UKC

Interview: David Wilson on The Equilibrium Line

There's something about poetry that tends to freak people out. Maybe it's something to do with the way it's taught in schools, or that prose is to more people's tastes, or perhaps it's just that we don't know what to look out for? Either way, poetry seems to elicit an extreme reaction, particularly from our audience on UKC. In this interview we spoke to David Wilson, author of The Equilibrium Line, about his thoughts on this. What came back were a series of down to earth, thought provoking answers which give an insight into what poetry is and how we might approach and engage with it.


The Equilibrium Line  © Smith/Doorstop
The Equilibrium Line, by David Wilson

Whilst a great many of our audience understand prose, whenever we publish poetry there tends to be something of a 'reaction'. It is - for one reason and the next - a medium of marmite. You began your own writing career with fiction and short stories before making the move over to poetry - why did you make the change?

For much of my life I had a negative reaction to poetry. Too many poems felt obscure and pretentious. A poem should welcome us in, not put us off. But I was just reading the wrong stuff.

I came to writing poetry by chance after seeing Midsummer, Tobago by Derek Walcott on the wall of a hospital waiting room in Leeds. It just bIew me away and I wanted to give poetry a try. After a while I found I was writing more and more about climbing.

Poetry is well-suited to the climbing experience. Intensity, balance and use of space are integral to both. A climb is something we see in front us, like the single page of a poem. And, by its nature, climbing offers up metaphors – about height, scale, summits, drops, risk, falling and finding balance.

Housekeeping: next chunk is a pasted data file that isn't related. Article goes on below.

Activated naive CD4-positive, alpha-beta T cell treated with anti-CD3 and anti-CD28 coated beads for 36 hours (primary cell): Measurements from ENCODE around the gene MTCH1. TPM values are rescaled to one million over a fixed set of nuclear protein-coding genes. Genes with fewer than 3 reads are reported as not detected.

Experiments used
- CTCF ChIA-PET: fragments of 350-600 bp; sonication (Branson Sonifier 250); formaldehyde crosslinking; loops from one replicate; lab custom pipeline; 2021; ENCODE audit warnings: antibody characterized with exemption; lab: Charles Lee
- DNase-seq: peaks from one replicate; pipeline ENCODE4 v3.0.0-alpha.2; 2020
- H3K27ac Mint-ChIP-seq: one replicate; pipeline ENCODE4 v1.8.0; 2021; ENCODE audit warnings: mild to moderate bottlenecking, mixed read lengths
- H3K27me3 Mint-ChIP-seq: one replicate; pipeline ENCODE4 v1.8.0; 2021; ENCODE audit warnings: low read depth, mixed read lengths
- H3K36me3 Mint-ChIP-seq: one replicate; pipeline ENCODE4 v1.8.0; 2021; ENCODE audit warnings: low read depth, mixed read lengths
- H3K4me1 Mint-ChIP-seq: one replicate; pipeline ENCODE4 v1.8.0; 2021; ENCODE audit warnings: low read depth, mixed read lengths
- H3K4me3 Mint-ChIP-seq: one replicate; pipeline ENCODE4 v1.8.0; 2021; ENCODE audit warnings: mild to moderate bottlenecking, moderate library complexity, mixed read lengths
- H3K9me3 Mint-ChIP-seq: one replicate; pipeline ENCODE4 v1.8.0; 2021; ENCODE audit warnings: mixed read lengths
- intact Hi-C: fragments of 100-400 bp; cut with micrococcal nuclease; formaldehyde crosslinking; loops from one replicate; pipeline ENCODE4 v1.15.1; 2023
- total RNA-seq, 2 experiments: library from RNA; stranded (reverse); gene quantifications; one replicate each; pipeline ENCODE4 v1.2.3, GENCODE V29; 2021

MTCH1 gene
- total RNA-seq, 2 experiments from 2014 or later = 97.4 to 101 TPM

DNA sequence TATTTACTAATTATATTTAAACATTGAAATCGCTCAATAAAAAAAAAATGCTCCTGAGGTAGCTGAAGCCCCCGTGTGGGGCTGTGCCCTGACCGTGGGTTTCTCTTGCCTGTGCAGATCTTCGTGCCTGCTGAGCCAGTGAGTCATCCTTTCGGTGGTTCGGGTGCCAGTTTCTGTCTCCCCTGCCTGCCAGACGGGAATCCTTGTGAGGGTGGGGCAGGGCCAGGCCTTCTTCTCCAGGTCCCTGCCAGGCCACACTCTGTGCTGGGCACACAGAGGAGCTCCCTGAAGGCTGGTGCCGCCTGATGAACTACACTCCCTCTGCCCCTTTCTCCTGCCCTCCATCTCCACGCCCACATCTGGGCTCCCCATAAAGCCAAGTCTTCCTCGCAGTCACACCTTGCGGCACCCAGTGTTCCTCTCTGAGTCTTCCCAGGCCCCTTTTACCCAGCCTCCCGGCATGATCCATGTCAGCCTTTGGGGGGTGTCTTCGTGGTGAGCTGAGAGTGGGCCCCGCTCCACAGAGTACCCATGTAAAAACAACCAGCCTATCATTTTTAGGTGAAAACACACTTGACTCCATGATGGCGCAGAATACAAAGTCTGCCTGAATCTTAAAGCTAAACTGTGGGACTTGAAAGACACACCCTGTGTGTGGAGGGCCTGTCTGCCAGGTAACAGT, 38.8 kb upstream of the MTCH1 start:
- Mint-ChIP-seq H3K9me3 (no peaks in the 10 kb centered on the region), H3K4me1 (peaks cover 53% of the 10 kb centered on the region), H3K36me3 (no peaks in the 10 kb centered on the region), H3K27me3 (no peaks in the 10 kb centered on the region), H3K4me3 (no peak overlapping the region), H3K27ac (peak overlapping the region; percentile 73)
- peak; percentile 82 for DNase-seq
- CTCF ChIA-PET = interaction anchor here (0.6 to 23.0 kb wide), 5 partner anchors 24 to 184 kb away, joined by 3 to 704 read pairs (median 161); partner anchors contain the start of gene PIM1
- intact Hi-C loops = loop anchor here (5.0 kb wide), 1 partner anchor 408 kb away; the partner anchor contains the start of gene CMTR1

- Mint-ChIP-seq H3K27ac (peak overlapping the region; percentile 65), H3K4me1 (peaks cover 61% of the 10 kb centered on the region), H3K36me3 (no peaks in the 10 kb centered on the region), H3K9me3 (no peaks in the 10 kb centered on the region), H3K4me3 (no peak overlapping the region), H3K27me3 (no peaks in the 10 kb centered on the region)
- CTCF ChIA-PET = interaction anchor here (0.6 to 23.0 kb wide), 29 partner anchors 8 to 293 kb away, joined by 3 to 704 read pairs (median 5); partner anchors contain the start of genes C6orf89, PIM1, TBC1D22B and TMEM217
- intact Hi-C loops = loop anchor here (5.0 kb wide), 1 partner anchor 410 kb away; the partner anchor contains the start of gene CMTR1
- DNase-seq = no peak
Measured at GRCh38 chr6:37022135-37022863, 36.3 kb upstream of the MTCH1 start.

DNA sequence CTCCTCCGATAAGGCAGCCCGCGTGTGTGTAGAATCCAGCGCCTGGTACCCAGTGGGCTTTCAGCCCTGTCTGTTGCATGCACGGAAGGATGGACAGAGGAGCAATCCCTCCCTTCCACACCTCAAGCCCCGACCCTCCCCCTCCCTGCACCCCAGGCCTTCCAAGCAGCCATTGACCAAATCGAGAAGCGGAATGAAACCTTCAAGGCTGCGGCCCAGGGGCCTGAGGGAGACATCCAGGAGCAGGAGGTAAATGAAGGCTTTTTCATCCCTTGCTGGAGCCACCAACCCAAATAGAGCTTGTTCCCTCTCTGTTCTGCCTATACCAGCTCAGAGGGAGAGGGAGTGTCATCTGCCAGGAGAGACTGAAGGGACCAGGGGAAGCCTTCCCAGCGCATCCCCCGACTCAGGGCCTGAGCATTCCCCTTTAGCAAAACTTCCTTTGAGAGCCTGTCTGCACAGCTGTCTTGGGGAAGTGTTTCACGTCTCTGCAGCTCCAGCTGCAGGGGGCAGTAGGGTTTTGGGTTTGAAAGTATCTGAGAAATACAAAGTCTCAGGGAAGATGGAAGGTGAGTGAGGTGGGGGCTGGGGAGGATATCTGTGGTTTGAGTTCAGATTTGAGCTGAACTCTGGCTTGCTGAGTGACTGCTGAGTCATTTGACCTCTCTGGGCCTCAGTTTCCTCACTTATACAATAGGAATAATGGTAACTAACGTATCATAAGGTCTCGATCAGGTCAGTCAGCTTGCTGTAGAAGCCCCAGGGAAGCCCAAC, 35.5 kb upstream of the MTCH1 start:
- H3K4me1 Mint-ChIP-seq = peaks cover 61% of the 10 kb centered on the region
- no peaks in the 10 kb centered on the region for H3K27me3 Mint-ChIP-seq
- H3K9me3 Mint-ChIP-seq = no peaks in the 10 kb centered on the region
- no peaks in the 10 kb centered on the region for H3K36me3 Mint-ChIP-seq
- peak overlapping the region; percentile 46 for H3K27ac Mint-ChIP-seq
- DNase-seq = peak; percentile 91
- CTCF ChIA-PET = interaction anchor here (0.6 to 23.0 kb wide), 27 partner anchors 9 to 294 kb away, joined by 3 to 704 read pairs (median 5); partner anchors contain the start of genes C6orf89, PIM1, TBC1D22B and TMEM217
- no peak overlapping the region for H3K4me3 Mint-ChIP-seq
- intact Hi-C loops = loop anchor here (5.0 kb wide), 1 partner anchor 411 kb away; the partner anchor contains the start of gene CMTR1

Actually, quite a few climbers write good poetry, including editors and reviewers for magazines in the US and UK. One of them, Andy Clark, has written two features on poetry for Climber. And you just have to look at UKC logs to see some wonderful lines. Setting out for a big day on the Ben, someone wrote, 'Caffeine-fuelled excitement catapulted us up'. I love that.

There is a rich history of poetry within climbing and mountaineering. Whose work in particular have you enjoyed - both past and present - and are there any individuals that have had a particular influence on your own style?

The person I've learned most from is Helen Mort. Her long poem The Climb, in Vertebrate's Waymaking is a superb riff on where a climb actually begins, not just at the bottom of a route – under cigarette-smoke sky/ below a rock's mossed fin − but other places in the heart and head, for example:

The climb begins
in your ice-blue Ford,
the wheels' manic spin,

Your face framed
in the rear-view mirror briefly
like a lost twin

You can hear the poem read in the programme Give Me Space Below My Feet about Gwen Moffat, (available online as a BBC audio).

Take a look at her poem Angler in the online magazine BASE. It's an expression of what it means not to climb, like we all experienced during lockdown. It starts:

and since I don't dance these days
the movement stays bunched
in my calves and fingertips,
knotted in my shoulder blades

An Easy Day for a Lady (available at Guardian online), re-imagines the Alps. As a contrast, you might hunt down Michael Roberts' poem La Meije 1937 for a glimpse of an era when climbers (male of course) were seen as role models for radical change.